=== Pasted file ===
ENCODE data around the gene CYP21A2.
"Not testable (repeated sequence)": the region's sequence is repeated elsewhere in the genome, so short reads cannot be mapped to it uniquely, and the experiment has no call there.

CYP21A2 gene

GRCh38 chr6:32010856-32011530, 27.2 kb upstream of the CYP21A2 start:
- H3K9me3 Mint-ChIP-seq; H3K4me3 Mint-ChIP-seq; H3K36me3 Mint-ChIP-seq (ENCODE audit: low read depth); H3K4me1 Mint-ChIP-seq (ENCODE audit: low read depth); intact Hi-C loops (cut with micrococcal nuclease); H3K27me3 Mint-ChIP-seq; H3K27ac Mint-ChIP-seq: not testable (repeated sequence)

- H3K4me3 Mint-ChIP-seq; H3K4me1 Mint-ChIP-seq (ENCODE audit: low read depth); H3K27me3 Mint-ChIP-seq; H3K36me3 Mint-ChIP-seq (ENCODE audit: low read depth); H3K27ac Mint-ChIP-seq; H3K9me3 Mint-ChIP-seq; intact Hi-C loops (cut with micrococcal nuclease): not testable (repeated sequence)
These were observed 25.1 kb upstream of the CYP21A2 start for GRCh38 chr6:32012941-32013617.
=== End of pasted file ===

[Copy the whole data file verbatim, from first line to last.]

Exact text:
ENCODE data around the gene CYP21A2.
"Not testable (repeated sequence)": the region's sequence is repeated elsewhere in the genome, so short reads cannot be mapped to it uniquely, and the experiment has no call there.

CYP21A2 gene

GRCh38 chr6:32010856-32011530, 27.2 kb upstream of the CYP21A2 start:
- H3K9me3 Mint-ChIP-seq; H3K4me3 Mint-ChIP-seq; H3K36me3 Mint-ChIP-seq (ENCODE audit: low read depth); H3K4me1 Mint-ChIP-seq (ENCODE audit: low read depth); intact Hi-C loops (cut with micrococcal nuclease); H3K27me3 Mint-ChIP-seq; H3K27ac Mint-ChIP-seq: not testable (repeated sequence)

- H3K4me3 Mint-ChIP-seq; H3K4me1 Mint-ChIP-seq (ENCODE audit: low read depth); H3K27me3 Mint-ChIP-seq; H3K36me3 Mint-ChIP-seq (ENCODE audit: low read depth); H3K27ac Mint-ChIP-seq; H3K9me3 Mint-ChIP-seq; intact Hi-C loops (cut with micrococcal nuclease): not testable (repeated sequence)
These were observed 25.1 kb upstream of the CYP21A2 start for GRCh38 chr6:32012941-32013617.